What Kind of Umpire Is the Pennsylvania Public Utility Commission?

The Social Psychology of Organizing (Weick 1979) is a classic, cited more more than 12,700 times according to Google Scholar. The book opens with a series of vignettes about organizational events. One of my favorites is about balls and strikes:

“The story goes that three umpires disagreed about the task of calling balls and strikes. The first one said, ‘I calls them as they is.’ The second one said, ‘I calls them as I sees them.’ The third and cleverest umpire said, ‘They ain’t nothin’ till I calls them.'” (Simons 1976: 29 as cited in Weick 1979: 1).

What are we to make of this quote? Of course a number of interpretations are possible. But one straightforward interpretation is that the three umpires operate from different ontologies. Or as Michel Callon (1998) proposed: ontologies vary. In this case, the first umpire might be called a positivist; the second an interpretivist; the third a constructivist. Or to be more alliterative: realist, relativist and relationalist.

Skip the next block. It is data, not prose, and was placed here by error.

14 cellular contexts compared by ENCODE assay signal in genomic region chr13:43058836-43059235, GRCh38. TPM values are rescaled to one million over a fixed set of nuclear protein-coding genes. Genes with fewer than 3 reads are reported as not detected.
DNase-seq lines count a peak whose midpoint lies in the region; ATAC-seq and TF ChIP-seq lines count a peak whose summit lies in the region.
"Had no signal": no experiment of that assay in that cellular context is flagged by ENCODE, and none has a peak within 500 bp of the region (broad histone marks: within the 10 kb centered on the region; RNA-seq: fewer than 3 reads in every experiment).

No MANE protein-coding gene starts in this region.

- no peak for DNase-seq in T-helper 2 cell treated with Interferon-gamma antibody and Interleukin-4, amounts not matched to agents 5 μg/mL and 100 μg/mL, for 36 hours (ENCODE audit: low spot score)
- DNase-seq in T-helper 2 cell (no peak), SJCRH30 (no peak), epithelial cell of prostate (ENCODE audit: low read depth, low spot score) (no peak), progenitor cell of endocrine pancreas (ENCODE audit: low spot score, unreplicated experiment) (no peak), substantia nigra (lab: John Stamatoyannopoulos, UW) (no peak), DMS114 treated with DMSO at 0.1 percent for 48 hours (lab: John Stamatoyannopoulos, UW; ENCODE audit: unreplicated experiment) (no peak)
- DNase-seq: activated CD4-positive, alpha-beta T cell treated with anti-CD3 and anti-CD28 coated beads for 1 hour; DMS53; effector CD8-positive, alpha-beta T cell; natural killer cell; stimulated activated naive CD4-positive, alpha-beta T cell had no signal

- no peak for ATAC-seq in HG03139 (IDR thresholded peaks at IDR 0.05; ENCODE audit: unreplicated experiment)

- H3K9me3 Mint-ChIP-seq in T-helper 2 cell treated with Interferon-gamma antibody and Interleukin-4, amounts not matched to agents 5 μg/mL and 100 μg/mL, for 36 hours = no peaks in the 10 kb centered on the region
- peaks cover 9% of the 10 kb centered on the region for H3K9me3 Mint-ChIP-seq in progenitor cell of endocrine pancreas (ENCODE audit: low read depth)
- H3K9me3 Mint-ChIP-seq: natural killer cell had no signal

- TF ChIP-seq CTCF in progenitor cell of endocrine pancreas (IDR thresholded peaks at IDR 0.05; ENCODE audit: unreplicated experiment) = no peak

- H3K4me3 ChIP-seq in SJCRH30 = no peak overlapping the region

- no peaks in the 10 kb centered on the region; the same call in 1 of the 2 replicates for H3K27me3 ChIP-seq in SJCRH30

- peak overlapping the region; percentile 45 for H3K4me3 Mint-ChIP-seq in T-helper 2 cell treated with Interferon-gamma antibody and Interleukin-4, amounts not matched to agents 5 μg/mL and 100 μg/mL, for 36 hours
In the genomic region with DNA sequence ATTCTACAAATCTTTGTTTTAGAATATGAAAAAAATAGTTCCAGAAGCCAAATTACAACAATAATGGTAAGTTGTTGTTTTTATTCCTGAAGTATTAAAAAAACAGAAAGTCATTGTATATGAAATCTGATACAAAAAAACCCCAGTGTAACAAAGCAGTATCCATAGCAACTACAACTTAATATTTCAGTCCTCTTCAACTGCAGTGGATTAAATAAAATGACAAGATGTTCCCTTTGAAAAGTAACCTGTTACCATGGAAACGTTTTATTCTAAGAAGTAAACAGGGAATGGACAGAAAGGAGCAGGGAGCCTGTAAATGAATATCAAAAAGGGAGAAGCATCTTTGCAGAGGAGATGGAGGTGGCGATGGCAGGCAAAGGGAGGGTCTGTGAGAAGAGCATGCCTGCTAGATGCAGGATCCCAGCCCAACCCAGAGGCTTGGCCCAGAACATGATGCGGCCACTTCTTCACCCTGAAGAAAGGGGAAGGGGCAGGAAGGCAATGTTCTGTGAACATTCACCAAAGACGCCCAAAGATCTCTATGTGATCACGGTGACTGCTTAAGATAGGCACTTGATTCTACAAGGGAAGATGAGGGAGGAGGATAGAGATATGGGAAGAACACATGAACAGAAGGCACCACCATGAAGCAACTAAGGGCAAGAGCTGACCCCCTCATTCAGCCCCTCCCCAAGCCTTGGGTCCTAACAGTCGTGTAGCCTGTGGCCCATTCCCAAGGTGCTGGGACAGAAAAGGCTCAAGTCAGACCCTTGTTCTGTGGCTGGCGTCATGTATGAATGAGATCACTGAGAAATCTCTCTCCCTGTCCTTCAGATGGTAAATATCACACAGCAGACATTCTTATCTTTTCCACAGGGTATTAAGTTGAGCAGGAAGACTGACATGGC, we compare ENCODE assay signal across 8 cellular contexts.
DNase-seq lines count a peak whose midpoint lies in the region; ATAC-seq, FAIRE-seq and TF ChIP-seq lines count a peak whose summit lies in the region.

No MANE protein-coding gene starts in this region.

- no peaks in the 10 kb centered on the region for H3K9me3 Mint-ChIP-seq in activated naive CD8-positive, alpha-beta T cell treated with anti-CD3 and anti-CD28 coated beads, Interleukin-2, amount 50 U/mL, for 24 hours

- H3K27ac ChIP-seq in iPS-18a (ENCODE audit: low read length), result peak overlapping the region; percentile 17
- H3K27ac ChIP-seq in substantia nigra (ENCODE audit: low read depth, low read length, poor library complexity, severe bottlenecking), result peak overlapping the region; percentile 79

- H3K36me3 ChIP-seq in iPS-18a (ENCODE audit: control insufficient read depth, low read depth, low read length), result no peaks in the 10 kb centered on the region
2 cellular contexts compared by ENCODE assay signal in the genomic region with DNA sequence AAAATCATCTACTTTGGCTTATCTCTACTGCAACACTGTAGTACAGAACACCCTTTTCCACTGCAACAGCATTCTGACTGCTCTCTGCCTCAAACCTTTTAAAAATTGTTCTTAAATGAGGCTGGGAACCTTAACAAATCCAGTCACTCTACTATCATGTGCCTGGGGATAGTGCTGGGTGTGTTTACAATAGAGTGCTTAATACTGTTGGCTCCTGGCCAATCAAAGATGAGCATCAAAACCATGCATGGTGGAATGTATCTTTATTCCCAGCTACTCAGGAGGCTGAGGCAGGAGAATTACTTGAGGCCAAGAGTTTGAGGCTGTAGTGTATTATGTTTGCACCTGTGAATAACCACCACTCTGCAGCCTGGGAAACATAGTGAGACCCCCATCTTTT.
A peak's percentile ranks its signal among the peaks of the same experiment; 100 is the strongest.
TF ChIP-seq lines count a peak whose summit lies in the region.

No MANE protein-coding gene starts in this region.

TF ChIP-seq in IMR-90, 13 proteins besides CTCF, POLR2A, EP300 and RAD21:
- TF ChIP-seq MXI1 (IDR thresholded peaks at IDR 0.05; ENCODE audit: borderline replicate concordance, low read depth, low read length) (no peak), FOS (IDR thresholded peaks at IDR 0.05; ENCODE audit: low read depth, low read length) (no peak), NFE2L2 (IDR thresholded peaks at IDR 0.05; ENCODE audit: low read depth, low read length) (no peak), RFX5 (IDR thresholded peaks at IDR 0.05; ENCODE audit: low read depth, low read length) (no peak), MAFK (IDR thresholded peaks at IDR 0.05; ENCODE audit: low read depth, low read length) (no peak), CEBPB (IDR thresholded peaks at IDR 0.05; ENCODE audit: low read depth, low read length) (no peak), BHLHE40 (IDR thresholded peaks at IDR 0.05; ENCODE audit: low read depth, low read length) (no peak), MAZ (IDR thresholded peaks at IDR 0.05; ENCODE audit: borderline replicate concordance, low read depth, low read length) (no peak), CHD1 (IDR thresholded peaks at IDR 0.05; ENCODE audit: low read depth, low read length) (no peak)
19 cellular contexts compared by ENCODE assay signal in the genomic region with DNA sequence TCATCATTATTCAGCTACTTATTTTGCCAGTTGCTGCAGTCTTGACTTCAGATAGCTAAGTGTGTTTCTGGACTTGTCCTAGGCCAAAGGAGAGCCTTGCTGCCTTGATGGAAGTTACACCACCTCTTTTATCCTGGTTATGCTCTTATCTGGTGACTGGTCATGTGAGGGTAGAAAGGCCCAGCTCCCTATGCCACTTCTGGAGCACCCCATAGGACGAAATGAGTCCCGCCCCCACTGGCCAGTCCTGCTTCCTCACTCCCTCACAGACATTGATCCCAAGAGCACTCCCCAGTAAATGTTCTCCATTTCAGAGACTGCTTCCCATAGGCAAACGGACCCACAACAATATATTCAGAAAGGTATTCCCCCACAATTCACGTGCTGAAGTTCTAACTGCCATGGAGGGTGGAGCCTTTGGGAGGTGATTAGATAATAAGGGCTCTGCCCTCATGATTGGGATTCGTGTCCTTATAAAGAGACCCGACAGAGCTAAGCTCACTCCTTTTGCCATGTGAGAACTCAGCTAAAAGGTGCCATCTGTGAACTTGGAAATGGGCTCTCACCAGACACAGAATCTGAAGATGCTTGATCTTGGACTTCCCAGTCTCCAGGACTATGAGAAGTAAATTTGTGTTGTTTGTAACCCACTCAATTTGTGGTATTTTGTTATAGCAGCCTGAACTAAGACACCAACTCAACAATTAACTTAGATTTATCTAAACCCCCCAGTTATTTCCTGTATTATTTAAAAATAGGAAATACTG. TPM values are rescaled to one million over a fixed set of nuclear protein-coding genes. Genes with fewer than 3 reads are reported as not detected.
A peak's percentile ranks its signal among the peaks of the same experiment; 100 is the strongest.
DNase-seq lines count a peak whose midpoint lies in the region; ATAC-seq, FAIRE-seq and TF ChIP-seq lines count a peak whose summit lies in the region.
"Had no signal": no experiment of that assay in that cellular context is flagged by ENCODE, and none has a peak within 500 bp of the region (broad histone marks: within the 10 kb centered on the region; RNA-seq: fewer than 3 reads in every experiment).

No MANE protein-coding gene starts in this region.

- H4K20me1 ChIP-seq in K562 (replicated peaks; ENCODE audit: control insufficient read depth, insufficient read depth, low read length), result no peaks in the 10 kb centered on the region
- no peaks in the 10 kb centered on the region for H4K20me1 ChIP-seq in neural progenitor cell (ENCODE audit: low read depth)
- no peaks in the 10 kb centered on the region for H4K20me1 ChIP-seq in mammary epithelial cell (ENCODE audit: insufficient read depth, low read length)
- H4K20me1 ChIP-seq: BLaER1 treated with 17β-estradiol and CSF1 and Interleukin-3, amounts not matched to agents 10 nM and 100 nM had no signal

I thought of this illustration while reading StateImpact Pennsylvania’s description of the Pennsylvania Public Utility Commission (PUC). Among other things the PUC is responsible for assessing fees on spud unconventional gas wells under Act 13 of 2012. In this regard, Pennsylvania Senate President Pro Tem Joe Scarnati, “who shaped the majority of the impact fee, has said he envisions the commission serving as an umpire, ‘calling the balls and strikes’ of whether local regulations fit within the law’s framework.”

That got me thinking: Just what kind of umpire is the PUC?

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